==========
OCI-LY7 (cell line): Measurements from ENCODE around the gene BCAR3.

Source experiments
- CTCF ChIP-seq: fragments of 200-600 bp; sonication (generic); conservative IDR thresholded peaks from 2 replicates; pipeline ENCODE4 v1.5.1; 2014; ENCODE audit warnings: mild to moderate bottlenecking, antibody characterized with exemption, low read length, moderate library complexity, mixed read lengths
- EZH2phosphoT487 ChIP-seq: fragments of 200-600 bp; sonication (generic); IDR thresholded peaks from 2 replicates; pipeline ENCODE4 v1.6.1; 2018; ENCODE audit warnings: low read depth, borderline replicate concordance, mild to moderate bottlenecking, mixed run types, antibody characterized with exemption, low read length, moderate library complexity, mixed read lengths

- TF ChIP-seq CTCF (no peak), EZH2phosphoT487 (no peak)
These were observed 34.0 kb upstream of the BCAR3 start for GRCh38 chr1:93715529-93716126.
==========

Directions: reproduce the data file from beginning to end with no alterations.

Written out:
OCI-LY7 (cell line): Measurements from ENCODE around the gene BCAR3.

Source experiments
- CTCF ChIP-seq: fragments of 200-600 bp; sonication (generic); conservative IDR thresholded peaks from 2 replicates; pipeline ENCODE4 v1.5.1; 2014; ENCODE audit warnings: mild to moderate bottlenecking, antibody characterized with exemption, low read length, moderate library complexity, mixed read lengths
- EZH2phosphoT487 ChIP-seq: fragments of 200-600 bp; sonication (generic); IDR thresholded peaks from 2 replicates; pipeline ENCODE4 v1.6.1; 2018; ENCODE audit warnings: low read depth, borderline replicate concordance, mild to moderate bottlenecking, mixed run types, antibody characterized with exemption, low read length, moderate library complexity, mixed read lengths

- TF ChIP-seq CTCF (no peak), EZH2phosphoT487 (no peak)
These were observed 34.0 kb upstream of the BCAR3 start for GRCh38 chr1:93715529-93716126.